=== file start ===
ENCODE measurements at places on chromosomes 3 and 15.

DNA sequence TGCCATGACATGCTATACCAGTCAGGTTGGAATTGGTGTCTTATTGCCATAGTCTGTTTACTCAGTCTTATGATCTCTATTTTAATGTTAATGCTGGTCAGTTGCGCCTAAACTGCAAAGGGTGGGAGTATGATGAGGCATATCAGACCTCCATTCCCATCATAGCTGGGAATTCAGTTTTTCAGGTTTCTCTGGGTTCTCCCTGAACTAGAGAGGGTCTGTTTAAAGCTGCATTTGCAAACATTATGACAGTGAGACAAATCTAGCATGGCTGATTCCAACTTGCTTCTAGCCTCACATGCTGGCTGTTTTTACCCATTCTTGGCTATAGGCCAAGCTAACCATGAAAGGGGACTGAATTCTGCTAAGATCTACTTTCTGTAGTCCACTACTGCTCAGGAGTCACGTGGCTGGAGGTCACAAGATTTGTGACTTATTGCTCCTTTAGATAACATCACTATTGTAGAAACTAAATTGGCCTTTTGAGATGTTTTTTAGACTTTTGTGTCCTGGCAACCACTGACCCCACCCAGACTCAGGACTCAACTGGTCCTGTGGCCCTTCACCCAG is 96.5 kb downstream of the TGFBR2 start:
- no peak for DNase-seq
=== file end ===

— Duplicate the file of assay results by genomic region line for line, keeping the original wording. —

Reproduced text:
ENCODE measurements at places on chromosomes 3 and 15.

DNA sequence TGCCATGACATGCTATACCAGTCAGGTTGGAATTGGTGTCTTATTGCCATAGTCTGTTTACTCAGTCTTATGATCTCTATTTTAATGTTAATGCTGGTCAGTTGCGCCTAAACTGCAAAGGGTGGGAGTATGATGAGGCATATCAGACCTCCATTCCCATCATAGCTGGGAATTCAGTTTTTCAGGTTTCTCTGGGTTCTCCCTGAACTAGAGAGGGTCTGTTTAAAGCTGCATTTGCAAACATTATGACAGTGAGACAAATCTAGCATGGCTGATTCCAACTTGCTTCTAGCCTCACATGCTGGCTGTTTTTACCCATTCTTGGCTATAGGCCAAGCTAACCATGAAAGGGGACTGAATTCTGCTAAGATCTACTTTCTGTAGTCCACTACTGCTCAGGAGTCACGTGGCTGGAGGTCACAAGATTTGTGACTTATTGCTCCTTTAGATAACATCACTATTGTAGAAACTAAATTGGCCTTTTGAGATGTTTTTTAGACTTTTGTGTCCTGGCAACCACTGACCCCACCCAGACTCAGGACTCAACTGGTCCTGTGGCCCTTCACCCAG is 96.5 kb downstream of the TGFBR2 start:
- no peak for DNase-seq